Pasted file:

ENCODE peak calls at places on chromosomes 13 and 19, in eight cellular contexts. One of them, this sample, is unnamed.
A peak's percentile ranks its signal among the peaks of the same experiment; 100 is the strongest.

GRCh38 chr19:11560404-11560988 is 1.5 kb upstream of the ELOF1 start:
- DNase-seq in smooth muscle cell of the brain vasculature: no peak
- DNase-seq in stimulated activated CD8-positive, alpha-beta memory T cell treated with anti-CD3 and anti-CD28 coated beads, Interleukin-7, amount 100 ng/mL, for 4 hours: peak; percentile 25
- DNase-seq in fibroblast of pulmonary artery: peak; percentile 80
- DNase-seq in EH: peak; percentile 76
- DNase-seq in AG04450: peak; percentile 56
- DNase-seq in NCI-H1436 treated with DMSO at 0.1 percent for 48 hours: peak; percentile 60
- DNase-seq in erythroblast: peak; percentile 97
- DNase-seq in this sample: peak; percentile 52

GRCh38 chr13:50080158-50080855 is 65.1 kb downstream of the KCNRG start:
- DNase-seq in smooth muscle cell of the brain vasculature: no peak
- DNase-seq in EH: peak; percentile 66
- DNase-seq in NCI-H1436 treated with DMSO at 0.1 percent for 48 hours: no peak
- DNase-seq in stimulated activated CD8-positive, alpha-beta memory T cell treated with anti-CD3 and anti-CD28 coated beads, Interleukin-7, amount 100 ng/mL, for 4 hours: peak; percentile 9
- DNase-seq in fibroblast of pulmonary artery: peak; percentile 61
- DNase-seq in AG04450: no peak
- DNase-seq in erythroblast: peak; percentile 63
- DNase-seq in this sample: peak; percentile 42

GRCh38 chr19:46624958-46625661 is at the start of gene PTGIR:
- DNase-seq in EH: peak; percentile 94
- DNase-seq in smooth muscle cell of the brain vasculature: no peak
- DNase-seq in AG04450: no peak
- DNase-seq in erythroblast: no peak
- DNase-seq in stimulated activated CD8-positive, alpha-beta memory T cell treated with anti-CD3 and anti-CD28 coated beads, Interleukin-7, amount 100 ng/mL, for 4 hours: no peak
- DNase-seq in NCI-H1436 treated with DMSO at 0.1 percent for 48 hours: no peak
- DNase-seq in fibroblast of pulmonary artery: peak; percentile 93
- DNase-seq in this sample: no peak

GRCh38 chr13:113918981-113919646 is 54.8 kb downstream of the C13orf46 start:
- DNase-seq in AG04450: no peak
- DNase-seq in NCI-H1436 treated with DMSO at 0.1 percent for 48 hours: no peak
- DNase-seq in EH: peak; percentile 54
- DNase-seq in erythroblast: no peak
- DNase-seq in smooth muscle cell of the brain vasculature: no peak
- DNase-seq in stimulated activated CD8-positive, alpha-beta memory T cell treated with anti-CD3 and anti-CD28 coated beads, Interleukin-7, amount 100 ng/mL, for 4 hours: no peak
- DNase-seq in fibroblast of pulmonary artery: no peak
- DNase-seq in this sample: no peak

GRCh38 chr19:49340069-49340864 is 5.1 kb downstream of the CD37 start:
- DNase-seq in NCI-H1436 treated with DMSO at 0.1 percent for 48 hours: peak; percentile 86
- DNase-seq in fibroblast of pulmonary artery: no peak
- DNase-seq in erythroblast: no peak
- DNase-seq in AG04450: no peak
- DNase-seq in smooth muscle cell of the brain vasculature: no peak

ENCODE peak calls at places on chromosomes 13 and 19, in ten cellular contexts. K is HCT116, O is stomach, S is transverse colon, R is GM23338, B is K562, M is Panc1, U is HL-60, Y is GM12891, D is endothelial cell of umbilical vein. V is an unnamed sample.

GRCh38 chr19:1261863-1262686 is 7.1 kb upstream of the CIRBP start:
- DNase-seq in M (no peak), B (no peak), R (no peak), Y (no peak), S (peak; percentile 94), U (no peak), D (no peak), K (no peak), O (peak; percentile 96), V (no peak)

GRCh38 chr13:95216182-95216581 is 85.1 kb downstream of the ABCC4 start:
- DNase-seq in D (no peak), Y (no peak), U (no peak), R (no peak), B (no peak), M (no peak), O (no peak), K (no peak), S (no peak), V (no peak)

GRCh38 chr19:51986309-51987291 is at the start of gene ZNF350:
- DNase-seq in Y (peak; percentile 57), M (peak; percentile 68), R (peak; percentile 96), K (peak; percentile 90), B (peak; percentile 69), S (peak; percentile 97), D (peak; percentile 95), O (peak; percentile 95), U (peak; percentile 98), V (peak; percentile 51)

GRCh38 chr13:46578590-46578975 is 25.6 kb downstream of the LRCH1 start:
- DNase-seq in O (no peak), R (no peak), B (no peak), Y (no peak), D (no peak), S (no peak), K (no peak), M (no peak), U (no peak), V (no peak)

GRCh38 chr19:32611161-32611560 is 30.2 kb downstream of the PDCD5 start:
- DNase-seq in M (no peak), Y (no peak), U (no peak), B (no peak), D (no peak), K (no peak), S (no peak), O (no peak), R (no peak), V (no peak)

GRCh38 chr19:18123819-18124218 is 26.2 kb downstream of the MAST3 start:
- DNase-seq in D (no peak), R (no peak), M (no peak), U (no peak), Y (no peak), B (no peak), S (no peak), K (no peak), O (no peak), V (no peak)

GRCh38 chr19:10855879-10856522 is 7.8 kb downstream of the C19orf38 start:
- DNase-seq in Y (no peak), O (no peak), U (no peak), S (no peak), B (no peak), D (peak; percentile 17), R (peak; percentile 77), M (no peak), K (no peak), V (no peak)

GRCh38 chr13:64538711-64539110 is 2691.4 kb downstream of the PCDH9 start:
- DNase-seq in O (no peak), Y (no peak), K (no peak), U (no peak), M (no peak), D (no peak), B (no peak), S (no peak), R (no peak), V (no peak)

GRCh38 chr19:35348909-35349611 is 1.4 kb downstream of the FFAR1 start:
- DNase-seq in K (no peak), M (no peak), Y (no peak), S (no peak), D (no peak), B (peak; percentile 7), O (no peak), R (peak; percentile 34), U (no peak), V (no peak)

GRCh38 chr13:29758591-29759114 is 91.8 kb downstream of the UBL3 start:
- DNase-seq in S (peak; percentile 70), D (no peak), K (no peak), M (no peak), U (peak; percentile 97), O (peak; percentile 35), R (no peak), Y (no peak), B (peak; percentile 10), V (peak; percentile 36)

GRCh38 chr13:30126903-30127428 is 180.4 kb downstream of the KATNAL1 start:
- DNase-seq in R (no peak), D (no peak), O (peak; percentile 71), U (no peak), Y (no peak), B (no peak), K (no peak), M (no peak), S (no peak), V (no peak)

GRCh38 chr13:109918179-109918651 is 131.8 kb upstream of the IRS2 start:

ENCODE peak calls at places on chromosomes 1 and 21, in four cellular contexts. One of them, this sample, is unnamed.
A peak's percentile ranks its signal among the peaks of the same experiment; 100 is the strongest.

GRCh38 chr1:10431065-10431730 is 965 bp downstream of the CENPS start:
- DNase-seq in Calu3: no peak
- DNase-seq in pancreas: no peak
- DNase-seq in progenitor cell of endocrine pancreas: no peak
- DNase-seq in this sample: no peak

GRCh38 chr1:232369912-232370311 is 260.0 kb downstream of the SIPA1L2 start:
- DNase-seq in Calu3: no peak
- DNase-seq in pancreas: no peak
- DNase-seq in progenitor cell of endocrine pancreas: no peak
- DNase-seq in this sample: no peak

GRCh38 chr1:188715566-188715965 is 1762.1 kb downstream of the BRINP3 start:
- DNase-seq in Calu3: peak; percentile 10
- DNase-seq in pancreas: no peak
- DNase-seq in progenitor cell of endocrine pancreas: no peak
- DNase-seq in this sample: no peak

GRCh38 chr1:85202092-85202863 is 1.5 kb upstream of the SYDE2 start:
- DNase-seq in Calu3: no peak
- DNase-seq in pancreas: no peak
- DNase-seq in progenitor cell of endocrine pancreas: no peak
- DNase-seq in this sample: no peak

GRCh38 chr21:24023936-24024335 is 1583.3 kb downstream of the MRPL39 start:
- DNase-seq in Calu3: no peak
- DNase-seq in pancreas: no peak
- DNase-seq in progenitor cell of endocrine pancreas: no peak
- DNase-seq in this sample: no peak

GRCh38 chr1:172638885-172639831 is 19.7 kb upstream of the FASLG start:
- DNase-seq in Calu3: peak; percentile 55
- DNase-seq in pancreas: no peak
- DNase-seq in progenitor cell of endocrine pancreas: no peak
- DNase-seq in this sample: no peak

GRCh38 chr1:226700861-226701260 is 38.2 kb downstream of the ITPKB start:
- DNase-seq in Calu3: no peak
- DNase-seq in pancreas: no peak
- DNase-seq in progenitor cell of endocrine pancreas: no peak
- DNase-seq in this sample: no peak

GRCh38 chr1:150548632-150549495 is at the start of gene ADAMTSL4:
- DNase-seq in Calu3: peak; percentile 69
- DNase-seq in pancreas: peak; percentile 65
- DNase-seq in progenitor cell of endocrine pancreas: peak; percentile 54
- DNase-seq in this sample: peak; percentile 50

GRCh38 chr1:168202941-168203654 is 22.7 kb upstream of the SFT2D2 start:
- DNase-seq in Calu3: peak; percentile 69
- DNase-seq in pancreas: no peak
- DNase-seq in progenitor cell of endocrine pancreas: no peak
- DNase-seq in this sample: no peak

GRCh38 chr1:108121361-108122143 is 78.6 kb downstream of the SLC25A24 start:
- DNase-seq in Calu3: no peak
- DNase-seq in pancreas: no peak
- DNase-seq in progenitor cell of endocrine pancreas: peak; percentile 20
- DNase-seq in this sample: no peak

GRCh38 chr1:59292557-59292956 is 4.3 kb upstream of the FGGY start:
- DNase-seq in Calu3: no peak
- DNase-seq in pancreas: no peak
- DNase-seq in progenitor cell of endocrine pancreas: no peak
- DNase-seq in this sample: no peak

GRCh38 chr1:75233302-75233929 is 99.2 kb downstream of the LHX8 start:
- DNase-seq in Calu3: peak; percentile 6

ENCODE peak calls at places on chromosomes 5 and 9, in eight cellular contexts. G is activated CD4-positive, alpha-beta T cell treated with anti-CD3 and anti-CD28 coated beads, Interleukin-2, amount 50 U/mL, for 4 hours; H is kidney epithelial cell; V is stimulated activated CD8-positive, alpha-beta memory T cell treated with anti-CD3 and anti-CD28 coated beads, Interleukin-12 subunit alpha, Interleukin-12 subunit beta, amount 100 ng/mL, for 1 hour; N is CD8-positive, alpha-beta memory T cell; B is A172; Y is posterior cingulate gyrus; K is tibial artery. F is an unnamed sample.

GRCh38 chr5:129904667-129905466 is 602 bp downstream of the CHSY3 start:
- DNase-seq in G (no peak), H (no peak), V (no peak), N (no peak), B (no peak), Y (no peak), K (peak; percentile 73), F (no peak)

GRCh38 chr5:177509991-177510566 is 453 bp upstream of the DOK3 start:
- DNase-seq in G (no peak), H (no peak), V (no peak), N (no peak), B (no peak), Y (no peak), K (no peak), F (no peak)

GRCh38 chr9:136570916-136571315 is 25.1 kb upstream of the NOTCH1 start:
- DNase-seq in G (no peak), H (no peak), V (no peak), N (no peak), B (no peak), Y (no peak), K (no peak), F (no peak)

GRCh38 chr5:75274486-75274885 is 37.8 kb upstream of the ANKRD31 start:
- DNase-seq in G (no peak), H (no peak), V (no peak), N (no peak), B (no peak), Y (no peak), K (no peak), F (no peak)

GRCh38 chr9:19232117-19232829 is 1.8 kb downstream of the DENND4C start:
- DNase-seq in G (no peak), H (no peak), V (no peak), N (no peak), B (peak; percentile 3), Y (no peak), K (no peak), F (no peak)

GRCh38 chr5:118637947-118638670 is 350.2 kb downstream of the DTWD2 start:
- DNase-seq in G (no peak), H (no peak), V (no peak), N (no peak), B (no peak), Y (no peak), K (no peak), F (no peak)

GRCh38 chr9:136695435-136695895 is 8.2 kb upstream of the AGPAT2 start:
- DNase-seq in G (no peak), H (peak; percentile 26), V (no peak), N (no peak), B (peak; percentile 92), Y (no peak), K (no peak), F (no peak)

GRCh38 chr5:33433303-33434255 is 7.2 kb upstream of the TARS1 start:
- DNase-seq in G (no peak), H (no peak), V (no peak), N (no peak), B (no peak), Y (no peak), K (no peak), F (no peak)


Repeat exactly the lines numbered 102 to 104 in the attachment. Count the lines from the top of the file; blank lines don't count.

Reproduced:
- DNase-seq in Calu3: no peak
- DNase-seq in pancreas: no peak
- DNase-seq in progenitor cell of endocrine pancreas: no peak